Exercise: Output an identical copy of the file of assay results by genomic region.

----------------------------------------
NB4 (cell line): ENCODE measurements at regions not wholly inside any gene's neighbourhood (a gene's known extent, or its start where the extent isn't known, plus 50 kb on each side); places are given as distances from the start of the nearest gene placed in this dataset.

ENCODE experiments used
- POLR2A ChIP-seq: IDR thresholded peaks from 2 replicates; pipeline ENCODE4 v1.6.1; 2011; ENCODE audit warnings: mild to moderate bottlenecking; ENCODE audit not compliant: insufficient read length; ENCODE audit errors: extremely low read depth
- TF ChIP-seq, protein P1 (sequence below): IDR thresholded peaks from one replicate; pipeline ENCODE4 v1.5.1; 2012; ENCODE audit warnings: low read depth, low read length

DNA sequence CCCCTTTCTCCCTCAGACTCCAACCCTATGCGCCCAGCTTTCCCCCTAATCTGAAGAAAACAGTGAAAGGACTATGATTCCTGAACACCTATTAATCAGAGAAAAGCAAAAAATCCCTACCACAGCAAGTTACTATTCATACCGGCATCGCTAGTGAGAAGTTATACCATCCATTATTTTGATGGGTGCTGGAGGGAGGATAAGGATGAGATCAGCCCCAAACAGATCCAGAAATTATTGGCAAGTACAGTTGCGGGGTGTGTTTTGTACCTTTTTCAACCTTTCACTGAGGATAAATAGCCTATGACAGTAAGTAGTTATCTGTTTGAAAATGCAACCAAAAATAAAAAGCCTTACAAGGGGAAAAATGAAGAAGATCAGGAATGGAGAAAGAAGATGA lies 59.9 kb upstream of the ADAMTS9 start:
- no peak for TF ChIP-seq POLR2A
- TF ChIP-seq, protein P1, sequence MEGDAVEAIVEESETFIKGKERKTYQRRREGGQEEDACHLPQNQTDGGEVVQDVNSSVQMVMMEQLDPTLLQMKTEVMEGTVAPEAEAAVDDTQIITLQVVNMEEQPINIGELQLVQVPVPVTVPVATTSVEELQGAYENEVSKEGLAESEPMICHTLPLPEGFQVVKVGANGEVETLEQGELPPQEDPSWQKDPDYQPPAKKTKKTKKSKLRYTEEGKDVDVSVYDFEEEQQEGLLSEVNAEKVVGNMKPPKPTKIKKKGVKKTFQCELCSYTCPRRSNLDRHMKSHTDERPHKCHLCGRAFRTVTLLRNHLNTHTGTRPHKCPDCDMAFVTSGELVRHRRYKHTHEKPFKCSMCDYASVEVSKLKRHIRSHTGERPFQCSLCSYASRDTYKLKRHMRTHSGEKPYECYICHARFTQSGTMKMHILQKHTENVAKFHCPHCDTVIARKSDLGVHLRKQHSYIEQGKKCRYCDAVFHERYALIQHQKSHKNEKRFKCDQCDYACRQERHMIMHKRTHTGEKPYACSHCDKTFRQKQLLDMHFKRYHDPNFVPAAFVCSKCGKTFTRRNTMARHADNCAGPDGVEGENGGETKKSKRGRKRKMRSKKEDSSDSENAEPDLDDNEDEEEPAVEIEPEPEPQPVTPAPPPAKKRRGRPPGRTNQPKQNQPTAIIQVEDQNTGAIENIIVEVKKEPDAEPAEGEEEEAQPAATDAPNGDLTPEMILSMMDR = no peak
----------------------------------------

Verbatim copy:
NB4 (cell line): ENCODE measurements at regions not wholly inside any gene's neighbourhood (a gene's known extent, or its start where the extent isn't known, plus 50 kb on each side); places are given as distances from the start of the nearest gene placed in this dataset.

ENCODE experiments used
- POLR2A ChIP-seq: IDR thresholded peaks from 2 replicates; pipeline ENCODE4 v1.6.1; 2011; ENCODE audit warnings: mild to moderate bottlenecking; ENCODE audit not compliant: insufficient read length; ENCODE audit errors: extremely low read depth
- TF ChIP-seq, protein P1 (sequence below): IDR thresholded peaks from one replicate; pipeline ENCODE4 v1.5.1; 2012; ENCODE audit warnings: low read depth, low read length

DNA sequence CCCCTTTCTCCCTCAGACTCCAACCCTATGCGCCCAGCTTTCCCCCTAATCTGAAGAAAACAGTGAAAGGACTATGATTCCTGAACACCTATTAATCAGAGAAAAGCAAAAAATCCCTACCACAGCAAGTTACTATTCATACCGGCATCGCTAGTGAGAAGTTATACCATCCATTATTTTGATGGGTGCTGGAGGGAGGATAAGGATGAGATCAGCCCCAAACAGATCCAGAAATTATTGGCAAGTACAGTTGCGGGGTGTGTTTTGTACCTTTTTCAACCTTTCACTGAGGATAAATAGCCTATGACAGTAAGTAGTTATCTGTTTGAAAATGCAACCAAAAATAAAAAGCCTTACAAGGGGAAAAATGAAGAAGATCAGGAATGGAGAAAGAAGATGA lies 59.9 kb upstream of the ADAMTS9 start:
- no peak for TF ChIP-seq POLR2A
- TF ChIP-seq, protein P1, sequence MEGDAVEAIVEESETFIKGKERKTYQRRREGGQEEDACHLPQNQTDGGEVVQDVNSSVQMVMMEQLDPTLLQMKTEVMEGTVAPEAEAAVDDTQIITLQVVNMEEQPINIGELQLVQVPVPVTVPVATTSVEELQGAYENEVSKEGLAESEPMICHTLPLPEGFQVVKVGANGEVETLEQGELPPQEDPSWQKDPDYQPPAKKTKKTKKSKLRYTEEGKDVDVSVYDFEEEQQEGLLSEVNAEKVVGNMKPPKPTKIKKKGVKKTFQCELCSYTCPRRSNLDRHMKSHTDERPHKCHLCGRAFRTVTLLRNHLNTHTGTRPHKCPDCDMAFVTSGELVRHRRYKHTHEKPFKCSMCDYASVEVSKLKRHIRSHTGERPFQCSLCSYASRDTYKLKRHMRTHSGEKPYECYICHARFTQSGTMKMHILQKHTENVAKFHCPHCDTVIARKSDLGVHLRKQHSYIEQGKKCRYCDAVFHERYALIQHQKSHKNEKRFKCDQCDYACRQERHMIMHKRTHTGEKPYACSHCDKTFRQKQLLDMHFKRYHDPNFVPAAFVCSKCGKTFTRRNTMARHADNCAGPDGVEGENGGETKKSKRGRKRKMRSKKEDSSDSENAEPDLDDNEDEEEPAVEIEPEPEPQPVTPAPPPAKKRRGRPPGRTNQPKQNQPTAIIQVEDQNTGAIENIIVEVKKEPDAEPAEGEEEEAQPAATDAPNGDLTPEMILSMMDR = no peak